The cattle business is not for the faint of heart. It’s a wild ride full of unpredictability and volatility – especially when it comes to turning a profit. Some of these are within the cattleman’s control, and others are complete wild cards. But understanding what influences profitability, be it something within your control or not, is an important part of being a savvy cattle business professional.
Cost of Production
According to Jay Jenkins, a Nebraska extension educator, there are six general categories that affect profit. These are: number of production units, production per unit, direct costs, value per unit, enterprise mix and overhead costs. Your overall cost of productions covers multiple of these.
One of the most common is direct cost, which is basically anything you need to purchase or invest in to produce. These can be easily reduced – for example decreasing number of cattle purchased, changing feed ingredients and cutting back on non-essential products and services. However, cutting back too much is an easy way to decrease end profit or productivity.
Bear in mind that some of these are unavoidable. Unexpected vet bills, for example, are oftentimes not optional, but they do increase cost of production. If there are things like infectious disease, unsafe housing or human error at play adding to production expenses, this is a good time to re-evaluate some levels of your management.
Productivity can have a lot of different definitions depend on who you ask. It could be measured by rate of gain, value on the rail or by finances.
“When profitability wanes, it is natural to try to increase productivity. It is important to remember that production per unit is only one factor affecting profitability,” cautions Jenkins. “It is also hard to increase production without also increasing costs.”
This can be a particularly tricky profitability factor to discuss because it has lots of influences that are difficult to quantify. Overall herd health, for example, can seriously hurt performance. Likewise, feed quality and efficiency for cattle can also impact this.
Of course, it is impossible to discuss profitability without mentioning the beef market. Unfortunately, this is probably the most volatile and uninfluenceable components of the cattle business. The current and future state of the market can change at a moment’s notice. While you can’t change where it’s going, you can adjust your sails if you are aware of what is happening.
“The change in profitability over time is, of course, market driven. Yet, regardless of the market, there are nearly always individual lots that are making money and some that are losing money,” write professional cattle consultants Shawn Walter and Ron Hale in their paper Profit Profiles: Factors Driving Cattle Feeding Profitability. “We can also learn some lessons from the least profitable cattle. One of the most obvious is that underfeeding cattle – whether you measure that by out-weight or degree of finish – rarely pays off in terms of improved profits.”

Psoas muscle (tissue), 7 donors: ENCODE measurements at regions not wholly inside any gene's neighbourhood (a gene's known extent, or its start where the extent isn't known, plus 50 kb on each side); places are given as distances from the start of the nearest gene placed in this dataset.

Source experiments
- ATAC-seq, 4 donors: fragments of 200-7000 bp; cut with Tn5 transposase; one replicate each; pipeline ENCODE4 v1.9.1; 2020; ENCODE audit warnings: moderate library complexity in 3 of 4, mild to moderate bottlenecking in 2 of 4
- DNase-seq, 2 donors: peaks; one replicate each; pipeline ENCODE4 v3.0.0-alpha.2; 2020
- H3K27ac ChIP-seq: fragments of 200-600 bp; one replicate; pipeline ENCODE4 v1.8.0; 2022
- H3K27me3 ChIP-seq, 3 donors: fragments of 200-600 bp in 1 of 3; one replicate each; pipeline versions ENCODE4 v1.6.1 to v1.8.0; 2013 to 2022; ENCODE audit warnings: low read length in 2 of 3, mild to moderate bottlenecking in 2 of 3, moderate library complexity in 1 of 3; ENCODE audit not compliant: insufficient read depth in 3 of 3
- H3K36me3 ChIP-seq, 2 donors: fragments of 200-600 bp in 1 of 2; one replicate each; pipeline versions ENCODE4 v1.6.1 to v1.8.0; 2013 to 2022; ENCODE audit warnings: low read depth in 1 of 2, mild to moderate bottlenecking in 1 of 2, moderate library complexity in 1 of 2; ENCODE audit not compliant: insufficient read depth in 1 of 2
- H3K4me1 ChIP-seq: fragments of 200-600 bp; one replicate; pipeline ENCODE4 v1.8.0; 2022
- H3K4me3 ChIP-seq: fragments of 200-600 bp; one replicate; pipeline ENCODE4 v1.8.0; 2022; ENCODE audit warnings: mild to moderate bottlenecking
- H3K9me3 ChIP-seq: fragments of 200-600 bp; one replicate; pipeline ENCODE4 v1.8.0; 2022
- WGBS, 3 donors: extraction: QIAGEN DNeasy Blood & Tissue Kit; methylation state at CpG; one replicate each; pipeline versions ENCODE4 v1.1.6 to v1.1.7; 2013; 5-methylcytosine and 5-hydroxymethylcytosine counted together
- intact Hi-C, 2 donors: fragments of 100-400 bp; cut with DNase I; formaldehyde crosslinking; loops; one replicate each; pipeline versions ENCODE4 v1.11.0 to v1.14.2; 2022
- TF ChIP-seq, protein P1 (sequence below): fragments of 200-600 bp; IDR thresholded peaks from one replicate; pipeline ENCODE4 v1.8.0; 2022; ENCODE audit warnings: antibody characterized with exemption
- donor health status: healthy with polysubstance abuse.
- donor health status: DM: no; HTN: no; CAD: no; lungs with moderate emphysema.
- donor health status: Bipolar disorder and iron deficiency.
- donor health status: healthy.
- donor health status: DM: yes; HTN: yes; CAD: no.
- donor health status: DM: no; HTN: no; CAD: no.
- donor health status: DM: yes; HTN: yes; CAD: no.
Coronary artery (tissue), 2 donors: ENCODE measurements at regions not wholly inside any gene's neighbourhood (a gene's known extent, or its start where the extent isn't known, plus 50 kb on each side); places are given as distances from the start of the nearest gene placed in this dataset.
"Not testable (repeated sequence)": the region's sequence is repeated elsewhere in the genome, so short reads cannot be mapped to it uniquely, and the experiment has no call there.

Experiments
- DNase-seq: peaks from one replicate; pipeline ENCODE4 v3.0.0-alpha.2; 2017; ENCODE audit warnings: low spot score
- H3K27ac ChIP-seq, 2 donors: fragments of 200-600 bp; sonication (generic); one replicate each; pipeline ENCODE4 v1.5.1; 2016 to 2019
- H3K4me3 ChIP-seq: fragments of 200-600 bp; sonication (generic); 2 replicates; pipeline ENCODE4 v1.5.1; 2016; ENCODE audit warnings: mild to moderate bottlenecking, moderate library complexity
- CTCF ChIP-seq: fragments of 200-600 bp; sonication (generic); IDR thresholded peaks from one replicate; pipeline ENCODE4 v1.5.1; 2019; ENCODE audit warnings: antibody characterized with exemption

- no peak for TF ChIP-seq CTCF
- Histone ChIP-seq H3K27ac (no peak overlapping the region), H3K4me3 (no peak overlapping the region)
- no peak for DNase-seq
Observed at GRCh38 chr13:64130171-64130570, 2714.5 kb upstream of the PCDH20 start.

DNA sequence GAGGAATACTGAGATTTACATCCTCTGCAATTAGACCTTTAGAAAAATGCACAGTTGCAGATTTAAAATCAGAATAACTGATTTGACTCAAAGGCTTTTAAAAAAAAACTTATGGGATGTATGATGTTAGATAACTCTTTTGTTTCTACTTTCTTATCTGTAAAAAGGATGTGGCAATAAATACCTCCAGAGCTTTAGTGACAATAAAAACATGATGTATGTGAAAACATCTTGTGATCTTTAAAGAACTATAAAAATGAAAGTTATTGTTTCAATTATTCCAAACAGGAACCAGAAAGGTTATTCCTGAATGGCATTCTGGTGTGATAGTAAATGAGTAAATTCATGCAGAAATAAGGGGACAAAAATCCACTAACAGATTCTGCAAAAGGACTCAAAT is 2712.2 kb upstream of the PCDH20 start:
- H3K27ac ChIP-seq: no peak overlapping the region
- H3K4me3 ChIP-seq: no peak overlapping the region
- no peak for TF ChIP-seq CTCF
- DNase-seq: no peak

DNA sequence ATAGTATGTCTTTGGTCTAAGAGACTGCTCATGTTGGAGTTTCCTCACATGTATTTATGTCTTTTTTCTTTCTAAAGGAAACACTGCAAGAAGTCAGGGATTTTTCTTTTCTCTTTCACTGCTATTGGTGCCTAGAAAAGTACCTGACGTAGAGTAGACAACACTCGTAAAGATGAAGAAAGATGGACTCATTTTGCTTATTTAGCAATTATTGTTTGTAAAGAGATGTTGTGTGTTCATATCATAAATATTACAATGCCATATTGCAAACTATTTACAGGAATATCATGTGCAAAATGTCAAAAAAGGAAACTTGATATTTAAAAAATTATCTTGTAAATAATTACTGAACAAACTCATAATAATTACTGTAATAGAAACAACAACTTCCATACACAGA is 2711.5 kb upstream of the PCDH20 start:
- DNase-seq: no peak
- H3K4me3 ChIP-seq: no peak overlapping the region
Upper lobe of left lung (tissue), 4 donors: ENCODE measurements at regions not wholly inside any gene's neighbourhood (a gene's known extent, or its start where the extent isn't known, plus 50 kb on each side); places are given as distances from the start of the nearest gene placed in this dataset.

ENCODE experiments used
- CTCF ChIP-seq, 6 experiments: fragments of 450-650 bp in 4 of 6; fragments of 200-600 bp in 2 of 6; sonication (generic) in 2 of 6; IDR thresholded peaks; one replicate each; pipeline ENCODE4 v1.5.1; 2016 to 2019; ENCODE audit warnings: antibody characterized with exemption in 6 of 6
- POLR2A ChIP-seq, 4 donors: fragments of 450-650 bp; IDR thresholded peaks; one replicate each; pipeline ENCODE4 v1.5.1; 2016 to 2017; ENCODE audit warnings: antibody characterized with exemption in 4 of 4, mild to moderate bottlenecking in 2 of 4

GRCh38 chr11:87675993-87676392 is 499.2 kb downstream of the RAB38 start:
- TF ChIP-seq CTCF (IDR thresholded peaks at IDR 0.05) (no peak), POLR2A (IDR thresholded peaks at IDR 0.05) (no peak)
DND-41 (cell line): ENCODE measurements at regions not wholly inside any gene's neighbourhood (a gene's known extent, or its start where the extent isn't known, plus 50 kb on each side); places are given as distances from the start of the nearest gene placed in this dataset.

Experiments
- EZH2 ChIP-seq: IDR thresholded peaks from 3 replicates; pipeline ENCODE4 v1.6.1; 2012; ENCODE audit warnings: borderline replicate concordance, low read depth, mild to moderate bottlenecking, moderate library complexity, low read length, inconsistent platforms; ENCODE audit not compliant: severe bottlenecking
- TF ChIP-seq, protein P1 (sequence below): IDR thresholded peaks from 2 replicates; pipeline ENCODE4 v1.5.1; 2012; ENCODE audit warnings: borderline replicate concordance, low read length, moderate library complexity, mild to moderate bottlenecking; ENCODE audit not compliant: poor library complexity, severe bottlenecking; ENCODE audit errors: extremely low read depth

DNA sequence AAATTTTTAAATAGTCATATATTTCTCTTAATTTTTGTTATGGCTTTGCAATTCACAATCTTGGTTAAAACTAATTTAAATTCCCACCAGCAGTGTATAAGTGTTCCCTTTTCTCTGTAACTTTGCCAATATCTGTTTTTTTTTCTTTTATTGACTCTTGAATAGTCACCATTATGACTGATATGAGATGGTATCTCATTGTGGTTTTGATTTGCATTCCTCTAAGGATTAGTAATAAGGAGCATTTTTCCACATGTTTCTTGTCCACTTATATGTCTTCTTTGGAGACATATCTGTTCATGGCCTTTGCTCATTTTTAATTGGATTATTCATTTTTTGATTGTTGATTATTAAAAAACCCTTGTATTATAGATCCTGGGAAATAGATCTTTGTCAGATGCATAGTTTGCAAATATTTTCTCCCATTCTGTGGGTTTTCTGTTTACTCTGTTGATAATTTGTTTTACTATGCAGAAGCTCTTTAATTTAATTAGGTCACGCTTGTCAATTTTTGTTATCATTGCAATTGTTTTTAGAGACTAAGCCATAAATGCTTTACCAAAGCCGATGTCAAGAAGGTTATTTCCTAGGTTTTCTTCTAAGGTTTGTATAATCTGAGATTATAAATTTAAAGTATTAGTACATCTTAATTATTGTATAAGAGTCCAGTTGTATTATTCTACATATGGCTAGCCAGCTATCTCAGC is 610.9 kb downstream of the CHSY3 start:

“However, by studying the characteristics of high and low profit lots, we have learned that feeding cattle to an ―optimum‖ end point – which may be a little heavier, and a little more finished than is typical – tends to improve profitability. It is important to monitor performance and weight at the end of the feeding period because there are threshold levels at which profitability drops quickly.”
Margin Trax is a powerful asset to cattle feeders from this angle because it continually uses active hedge accounts to shift the profitability of a specific lot when married with performance data.
The Importance of Tracking
Tracking continual progress from purchase to loadout is a key in combining all the profitability metrics for maximal results. These aren’t merely for current decision makings, but also for the future. Learning from past records with all their nuances – both the successes and failures – is key to bettering an operation. Historic data can help determine what factors made one group of cattle more profitable than another at the same point in time.
This is a strength of the Margin Trax program – it records individual lots simultaneously. Data visualization helps managers see how the shortcomings and shifting of breakevens and margins.
Understanding not only what profitability is but the roadmap to getting there is important for feeders to understand. Fortunately, Margin Trax helps make it a little easier by illustrating the process in real time. Not to mention, it also takes into account past events to better project for the future.
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